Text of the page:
Adrienne Arsht Center for the Performing Arts
Justin Namon

The touring production of Elf didn't make its way to Miami until December 31 — after many Christmas enthusiasts had already pulled the lights off their palm trees and bundled away the inflatable lawn snow globes for another year. But that doesn't mean the Christmas spirit didn't live strong at the Adrienne Arsht Center for the Performing Arts. In fact, when it comes to eternal holiday cheer, Elf probably gave the year-round local favorite Christmas Palace a run for its money. The production, based on the instant classic starring Will Ferrell and Zooey Deschanel, brings the film to even grander and sillier heights by not only keeping all the fan favorite lines and scenes but also adding infectious songs, even more heart, and so much holiday fun that Santa might OD on cheer. Even better, Elf delivered snow to Miami, dusting the stage with the kind of white stuff that's all too rare in the 305. By the musical's end, you'd be hard-pressed not to agree with Buddy the Elf when he proclaims, "Smiling's my favorite!"

Adrienne Arsht Center for the Performing Arts
Justin Namon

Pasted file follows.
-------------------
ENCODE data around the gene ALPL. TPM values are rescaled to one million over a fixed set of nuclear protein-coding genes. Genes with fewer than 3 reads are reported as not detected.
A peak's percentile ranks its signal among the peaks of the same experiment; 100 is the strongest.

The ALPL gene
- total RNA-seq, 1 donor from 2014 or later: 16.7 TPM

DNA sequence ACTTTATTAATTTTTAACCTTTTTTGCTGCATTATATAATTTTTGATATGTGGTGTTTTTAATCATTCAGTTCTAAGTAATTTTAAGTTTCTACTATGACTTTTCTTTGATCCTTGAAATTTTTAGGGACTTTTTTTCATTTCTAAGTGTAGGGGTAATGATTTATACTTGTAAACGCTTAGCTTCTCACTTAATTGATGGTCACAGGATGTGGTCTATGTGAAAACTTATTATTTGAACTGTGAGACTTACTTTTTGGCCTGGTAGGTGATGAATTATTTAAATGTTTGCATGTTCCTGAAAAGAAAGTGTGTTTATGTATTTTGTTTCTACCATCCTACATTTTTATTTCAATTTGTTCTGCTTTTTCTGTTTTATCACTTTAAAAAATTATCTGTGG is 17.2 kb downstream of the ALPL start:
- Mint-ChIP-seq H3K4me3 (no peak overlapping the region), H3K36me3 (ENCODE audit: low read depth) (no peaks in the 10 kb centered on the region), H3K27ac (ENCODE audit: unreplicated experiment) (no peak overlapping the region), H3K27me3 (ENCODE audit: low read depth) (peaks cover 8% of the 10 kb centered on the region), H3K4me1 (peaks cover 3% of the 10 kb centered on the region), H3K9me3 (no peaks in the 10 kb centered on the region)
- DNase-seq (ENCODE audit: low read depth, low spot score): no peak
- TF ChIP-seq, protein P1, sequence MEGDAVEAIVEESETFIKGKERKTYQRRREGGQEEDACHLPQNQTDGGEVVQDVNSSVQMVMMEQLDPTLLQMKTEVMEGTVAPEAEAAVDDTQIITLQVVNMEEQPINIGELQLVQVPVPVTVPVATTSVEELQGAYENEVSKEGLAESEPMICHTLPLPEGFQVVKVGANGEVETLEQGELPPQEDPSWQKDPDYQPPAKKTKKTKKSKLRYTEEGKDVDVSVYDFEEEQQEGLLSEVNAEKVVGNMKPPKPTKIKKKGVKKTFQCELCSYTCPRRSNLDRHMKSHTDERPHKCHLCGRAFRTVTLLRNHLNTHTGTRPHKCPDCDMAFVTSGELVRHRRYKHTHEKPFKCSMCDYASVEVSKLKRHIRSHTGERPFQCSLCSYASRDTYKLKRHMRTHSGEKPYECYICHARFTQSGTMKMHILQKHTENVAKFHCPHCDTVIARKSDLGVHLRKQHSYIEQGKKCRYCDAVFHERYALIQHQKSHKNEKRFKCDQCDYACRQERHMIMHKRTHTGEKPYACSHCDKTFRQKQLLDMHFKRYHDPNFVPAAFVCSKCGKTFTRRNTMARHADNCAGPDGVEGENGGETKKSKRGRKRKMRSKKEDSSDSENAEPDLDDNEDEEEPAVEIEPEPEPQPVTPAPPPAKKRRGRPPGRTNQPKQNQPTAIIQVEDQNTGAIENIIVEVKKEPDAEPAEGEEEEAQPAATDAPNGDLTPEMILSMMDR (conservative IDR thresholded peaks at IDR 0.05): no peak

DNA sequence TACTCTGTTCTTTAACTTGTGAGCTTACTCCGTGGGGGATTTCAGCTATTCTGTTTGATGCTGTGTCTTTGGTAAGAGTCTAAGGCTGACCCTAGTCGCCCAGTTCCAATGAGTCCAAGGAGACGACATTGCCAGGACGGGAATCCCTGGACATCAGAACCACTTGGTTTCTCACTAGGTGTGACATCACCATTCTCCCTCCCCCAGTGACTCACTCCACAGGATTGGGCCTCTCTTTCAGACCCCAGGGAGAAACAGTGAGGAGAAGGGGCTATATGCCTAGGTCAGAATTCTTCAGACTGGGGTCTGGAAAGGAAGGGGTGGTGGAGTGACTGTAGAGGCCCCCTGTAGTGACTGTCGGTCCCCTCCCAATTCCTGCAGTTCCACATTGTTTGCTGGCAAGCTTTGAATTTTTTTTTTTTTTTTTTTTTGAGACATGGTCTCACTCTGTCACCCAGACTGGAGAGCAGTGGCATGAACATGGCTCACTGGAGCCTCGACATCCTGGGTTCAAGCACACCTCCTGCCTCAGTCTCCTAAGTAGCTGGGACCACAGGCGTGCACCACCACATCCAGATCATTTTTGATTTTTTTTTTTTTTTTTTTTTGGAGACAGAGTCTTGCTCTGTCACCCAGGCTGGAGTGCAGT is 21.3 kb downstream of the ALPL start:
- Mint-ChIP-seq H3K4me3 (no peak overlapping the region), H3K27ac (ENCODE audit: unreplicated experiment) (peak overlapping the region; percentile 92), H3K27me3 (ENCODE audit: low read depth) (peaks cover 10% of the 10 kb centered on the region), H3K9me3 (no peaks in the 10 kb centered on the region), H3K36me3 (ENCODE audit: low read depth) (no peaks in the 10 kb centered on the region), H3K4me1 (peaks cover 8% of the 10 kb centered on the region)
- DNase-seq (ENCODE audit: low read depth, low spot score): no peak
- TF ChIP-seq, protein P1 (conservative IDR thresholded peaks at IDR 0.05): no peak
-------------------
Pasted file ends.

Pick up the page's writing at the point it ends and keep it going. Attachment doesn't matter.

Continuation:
It's worth remembering that before John Wilkes Booth became the first successful presidential assassin, he was a Shakespearean actor, and apparently a damn good one. Early reviews of his plays referred to his "natural genius" and his status as "the most promising young actor on the American stage." So it takes an equally brilliant actor to bring this fascinating monster to life, to convey both his misguided sense of vengeance and his imposing theatricality — his demons and his dramaturgy alike. In this regard, Nicholas Richberg exceeded all expectations in his embodiment of Booth, one of a number of presidential killers explored in Stephen Sondheim's offbeat musical Assassins, from Zoetic Stage. Resembling the real Booth with frightening attention to detail in hair, makeup, and costuming, Richberg anchored a show that is, by its nature, all over the place — providing, in the character of this talented racist, its panache and its fire and even its soul. Barbara Bradshaw, a former New Times Best Actress winner, recently told a reporter that even if she were playing the biggest villain in a show, she needed to play her with the knowledge that she didn't know she was a villain. This was certainly the case with Richberg's Booth, who achieved the unlikely feat of making us genuinely care about the man who murdered our greatest president.